Remember to cook your slugs! What can you eat in the wild? A quick foraging lesson with Jeana Travels and Katelynn Ansari, who traveled up to the PNW from LA to learn about fire, shelter, water, food and basic survival. What are your favorite wild foods?
Leave No Trace Movie #wildfoods#LAmoms#natureconnection#bananaslugs#foraging#doctornicoles#wildgreens#woodsorrel
#Repost @leavenotracemovie (@get_repost)
Survival expert @Nicole_Apelian teaches @JeanaTravels and @KatelynnAnsari what they can eat in the wild like in @LeaveNoTraceMovie.
Now on Blu-ray and Digital.
Flower Pancakes for Sunday brunch in Capetown 🥞💐 Made with foraged and harvested Dandelion, Nasturtium, Oxalis, Calendula, Borage and Pelargonium by @veldandsea. Served with a sprinkle of nutmeg and a drizzle of wildflower honey ✨ #wildfoodlove#springbrunch#capetownlife
Picking white oxalis out from the grass challenged my patience. (There’s always one!)I find getting to know the plants structure helps with the picking and I’m always looking for an efficient method to expedite the task.This little herb is the target of much hatred (and herbicides) but I’ve always liked the little burst of acidity - and remember nibbling on the flowers and leaves as a 🧒
If you pick it you’ll find it’s a sulker but if you can keep it cool and moist a dunk in ice cold water will revive . Then into salad spinner and store in fridge.Tastewise I think this one is the better above the pink and yellow flowered ?
Today’s focus is on weed control! The weed shown is Oxalis corniculata, the creeping woodsorrel, also called procumbent yellow sorrel or sleeping beauty. O. corniculata has purple-green foliage color and grows in a more prostrate habit.
It’s quite invasive and composting will not do it. Put it in the bin or even better eat it! The leaves of woodsorrel are quite edible, with a tangy taste of lemons. A drink can be made by infusing the leaves in hot water for about 10 minutes, sweetening and then chilling.The entire plant is rich in vitamin C. Any woodsorrel is safe in low dosages, but if eaten in large quantities over a length of time can inhibit calcium absorption by the body. #royalbotanicgardenskew#plantgeek#kewdiploma#rbg#weedcontrol#weeds#woodsorrel#eatableplants#gardening#garden
The plant my daughter is eating is called wood sorrel, it grows wild here where we live and it's almost everywhere! It is one of those diamonds in the ruff. It looks like a clover but it has yellow flowers and is a much lighter shade of green with smaller leaves. This plant is considered a delicacy in my life because it tastes just like a lemon and the nutritional qualities are amazing. High in potassium, vitamin A and vitamin C. The lemon flavour comes from oxalic acids. Very mild and gentle for sensitive stomachs. I highly recommend sourcing this plant out and giving it a try.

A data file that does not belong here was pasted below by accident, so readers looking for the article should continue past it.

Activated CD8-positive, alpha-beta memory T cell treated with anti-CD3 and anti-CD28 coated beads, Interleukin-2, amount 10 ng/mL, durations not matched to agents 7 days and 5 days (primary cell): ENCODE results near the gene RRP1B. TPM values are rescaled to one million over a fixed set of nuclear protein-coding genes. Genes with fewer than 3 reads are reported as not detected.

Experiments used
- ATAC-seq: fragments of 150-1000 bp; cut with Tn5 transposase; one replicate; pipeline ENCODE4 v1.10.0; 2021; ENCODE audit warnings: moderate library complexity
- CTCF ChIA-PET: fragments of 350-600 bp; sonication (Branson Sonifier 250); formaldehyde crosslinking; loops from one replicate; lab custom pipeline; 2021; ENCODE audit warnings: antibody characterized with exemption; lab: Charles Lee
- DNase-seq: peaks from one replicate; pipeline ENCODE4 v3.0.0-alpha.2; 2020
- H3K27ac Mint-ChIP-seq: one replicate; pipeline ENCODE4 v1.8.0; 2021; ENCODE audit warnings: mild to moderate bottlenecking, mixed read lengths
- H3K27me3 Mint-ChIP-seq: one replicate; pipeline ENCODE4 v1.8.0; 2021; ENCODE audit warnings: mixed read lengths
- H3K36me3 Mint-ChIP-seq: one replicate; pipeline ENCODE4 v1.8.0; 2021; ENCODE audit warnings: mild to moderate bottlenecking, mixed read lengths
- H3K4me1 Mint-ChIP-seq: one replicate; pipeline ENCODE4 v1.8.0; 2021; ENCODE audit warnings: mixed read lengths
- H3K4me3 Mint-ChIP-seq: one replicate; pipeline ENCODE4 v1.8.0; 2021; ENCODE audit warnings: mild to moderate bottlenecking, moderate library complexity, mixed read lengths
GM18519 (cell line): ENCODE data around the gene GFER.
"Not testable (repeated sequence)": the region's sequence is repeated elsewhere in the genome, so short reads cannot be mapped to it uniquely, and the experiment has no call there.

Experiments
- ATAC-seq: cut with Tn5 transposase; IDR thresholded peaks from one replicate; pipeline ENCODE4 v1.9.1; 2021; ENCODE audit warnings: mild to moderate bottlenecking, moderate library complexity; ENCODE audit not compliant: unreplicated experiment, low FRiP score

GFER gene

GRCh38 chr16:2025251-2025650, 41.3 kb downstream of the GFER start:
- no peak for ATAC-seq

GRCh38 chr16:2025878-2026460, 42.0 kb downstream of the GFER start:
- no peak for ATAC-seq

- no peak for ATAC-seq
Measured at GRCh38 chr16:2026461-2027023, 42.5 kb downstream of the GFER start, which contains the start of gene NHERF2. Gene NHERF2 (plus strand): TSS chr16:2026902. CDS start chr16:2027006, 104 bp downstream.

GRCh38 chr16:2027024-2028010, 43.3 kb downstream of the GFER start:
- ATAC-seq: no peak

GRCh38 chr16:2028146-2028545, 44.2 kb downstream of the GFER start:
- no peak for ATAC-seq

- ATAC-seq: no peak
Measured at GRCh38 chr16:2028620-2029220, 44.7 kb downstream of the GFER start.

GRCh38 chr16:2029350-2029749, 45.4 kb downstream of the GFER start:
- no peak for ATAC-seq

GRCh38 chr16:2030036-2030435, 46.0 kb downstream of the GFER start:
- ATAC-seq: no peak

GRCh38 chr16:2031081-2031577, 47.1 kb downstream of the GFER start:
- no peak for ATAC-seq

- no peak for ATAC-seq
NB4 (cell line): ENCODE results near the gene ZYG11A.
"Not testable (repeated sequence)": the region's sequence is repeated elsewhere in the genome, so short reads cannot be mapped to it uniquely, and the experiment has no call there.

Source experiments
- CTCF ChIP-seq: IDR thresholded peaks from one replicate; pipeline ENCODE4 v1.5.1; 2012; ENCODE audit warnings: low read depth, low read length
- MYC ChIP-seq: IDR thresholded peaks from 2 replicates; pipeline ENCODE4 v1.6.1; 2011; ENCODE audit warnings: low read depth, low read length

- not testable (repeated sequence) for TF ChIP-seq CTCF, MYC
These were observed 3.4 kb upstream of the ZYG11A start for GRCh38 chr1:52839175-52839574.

Just strained out my latest experiments. Wood Sorrel FPJ to be used during veg, and Hibiscus Bud FPJ for changeover, and Hibiscus Flower FFJ. Not sure if any of them have any specific, outstanding nutritional value to the plant, but like I said, it’s an experiment. Cho didn’t originally talk about nutrient profiles and minerals and things like that. He looked for plants with Chi. Energy. Vivaciousness. Vibrancy. He talked about finding those traits in plants, and then transferring said traits to your crops via the application of FPJ / FFJ. What I noticed looking around my property is that by this time of year, nearly all the grasses, shrubs and vines are all dead. One of the few plants that is still green and thriving is Wood Sorrel. What some people mistakenly call “Clover”. Another trait I did notice is heavy branching. It grows as sort of a ground cover with lots of equal, horizontally-growing shoots. I’m thinking it would be especially nice when applied to plants that are either LST’d or SCROG’d, things like that.
As for the other two, again - most plants and trees around my property were Finished budding and flowering when I searched for plants to use for this. Literally the only non-toxic, flowering plant in my vicinity was Hibiscus. There were tons of unopened, young buds as well as mature, open flowers. I collected both separately and made the inputs. Can’t wait to see how his goes.